Tiffany & Co. - Jewels New York Sunday, December 8, 2019 | Phillips

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    Tiffany & Co. | An Important Fancy Intense Diamond and Platinum Ring

    Jewels New York, 10 December

    • A cut-cornered square modified brilliant-cut fancy intense diamond, 3.02 carats
      Signed, numbered, with Russian assay marks
      Platinum, size 6, with signed box

    GIA Report: Fancy Intense Blue color, VS2 clarity
    Accompanied by original Tiffany & Co. Diamond Certificate

  • Catalogue Essay

    Blue Diamonds

    Blue diamonds are amongst the rarest colored diamonds in nature. This exceptional blue diamond was chosen by Tiffany & Co. as a “stone of distinction,” masterfully cut to maximize its inherent beauty.

    Understanding how finite the market is for blue diamonds, Tiffany has carefully procured this 3.02 carat fancy intense gem. Most likely this diamond was re-cut from their initial purchase so that it will conform to their high standards – most notably, quality. Tiffany prides itself on delivering the finest gemstones that meet their most rigorous guidelines to produce the ideal cut. It is no small feat that they have imbued this blue diamond with optimum brilliance, fire and scintillation, nor is it by chance that they have determined that the stone’s natural beauty can best be captured in their signature mounting. On every level, this diamond, this ring, and its signature, are exceptional.

    Historically, blue diamonds were first sourced from the legendary Golconda mines in India, which are now depleted. Seventeenth century French explorer and gemstone merchant Jean-Baptiste Tavernier recorded these finds in The Six Voyages during his travels to Turkey, Persia and the East-Indies. Tavernier is also known for the discovery of the ‘Tavernier Blue’, which was re-cut and sold as the ‘French Blue’ to Louis XIV in 1668. This diamond was later stolen and re-cut, surfacing years later in 1839, in the collection Henry Philip Hope as his most prized gemstone. Today, the ‘Hope Diamond’ is considered one of the most famous blue diamonds in the world, residing at the Smithsonian in Washington, D.C.

    In recent years, the main source of many blue diamonds has been the mines in South Africa. In September, the Cullinan Mine produced a beautiful 20.08 carat rough, an exceptional find. One must understand that it will take months of study before a window is cut, allowing the lapidary to determine how and where the color and inclusions sit within the crystal. The final cutting and polishing of the stone may take a year or more before a faceted gem is achieved. While other areas such as Sierra Leone, Borneo and Brazil occasionally produce blue diamonds, these exceptionally colored diamonds are only found in a few areas, making them more valuable.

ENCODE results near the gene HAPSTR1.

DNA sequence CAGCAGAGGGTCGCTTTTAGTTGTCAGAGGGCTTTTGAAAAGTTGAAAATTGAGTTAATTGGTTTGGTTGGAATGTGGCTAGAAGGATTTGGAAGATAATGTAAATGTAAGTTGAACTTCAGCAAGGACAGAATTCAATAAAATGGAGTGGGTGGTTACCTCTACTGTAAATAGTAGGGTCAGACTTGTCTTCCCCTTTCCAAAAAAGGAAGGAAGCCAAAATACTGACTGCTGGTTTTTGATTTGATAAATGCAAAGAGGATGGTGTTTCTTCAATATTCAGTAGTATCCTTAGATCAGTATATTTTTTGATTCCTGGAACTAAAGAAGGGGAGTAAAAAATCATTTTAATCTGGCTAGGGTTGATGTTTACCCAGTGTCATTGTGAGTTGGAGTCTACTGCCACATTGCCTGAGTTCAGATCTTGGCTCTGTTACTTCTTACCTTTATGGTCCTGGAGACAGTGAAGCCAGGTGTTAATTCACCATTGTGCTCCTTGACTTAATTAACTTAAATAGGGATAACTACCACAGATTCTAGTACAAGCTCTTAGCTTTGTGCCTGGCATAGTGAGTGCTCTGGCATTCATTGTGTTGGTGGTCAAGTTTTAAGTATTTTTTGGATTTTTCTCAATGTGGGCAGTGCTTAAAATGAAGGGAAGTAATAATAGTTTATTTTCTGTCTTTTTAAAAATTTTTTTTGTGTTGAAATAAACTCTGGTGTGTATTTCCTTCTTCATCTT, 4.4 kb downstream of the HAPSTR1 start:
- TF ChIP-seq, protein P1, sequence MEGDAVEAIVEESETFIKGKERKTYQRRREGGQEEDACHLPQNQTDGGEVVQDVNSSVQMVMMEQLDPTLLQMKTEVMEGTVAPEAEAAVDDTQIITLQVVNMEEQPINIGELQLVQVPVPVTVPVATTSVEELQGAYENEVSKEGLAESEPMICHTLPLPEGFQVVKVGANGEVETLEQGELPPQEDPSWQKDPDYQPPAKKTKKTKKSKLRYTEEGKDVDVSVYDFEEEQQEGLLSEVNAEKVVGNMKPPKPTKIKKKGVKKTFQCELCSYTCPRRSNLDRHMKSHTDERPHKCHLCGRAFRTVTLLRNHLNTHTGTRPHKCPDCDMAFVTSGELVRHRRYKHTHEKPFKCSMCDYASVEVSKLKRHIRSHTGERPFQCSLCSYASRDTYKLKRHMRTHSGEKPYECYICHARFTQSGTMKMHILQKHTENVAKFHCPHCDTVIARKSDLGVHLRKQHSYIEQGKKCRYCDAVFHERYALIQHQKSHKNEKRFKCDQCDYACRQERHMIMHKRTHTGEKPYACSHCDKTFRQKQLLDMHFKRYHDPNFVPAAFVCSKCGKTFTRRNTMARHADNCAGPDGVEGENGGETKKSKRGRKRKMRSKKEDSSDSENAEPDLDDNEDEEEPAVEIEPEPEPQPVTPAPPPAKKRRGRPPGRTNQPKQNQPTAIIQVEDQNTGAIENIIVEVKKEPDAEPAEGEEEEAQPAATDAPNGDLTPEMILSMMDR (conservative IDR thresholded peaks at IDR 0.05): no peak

For most blue diamonds, their color is caused by trace amounts of the element boron, which is substituted for some of the carbon atoms in the diamond’s crystal lattice. Unlike other diamonds, which form in Earth’s upper mantel at approximately 90-140 miles beneath the surface, blue diamonds form even deeper in the lower mantel at depths between 250-400 miles. Recent studies indicate that boron, which dissolves in water, settles at bottom of the ocean and through subduction, when the tectonic plates collide, is carried below the mantel when one plate sinks. This process moves boron to a lower depth, suggesting that the water cycle goes far deeper than previously thought.

    Other aspects that make blue diamonds rare are the challenges involved in cutting the rough. Unlike most diamonds that form as octahedrons or dodecahedrons, blue diamond crystals are typically asymmetrical. Additionally, care must be given to maintain color, especially if the rough contains color zoning. Blue diamonds without any modifying color are indeed rare, with only small fraction of every diamond graded by the GIA assigned a ‘natural blue’ diamond.


An Important Fancy Intense Diamond and Platinum Ring

A cut-cornered square modified brilliant-cut fancy intense diamond, 3.02 carats
Signed, numbered, with Russian assay marks
Platinum, size 6, with signed box

$1,500,000 - 2,500,000 

Sold for $1,640,000

Contact Specialist
Susan Abeles
Head of Department, Americas and Senior International Specialist
New York
+1 212 940 1383


New York Auction 9 December 2019